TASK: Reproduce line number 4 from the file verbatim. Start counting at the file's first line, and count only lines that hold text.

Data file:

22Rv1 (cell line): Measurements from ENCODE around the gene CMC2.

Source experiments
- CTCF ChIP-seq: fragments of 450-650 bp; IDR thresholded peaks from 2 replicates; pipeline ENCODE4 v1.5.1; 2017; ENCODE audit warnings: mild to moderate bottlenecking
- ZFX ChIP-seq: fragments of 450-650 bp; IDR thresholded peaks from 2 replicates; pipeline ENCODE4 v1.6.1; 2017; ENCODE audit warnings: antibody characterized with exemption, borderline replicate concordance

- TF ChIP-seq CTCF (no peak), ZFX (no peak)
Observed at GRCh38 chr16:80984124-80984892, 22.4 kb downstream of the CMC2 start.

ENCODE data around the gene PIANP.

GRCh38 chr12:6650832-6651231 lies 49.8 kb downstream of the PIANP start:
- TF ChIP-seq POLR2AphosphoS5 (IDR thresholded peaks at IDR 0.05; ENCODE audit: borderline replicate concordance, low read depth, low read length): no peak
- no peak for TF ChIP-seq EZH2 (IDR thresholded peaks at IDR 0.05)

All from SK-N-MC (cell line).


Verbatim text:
- ZFX ChIP-seq: fragments of 450-650 bp; IDR thresholded peaks from 2 replicates; pipeline ENCODE4 v1.6.1; 2017; ENCODE audit warnings: antibody characterized with exemption, borderline replicate concordance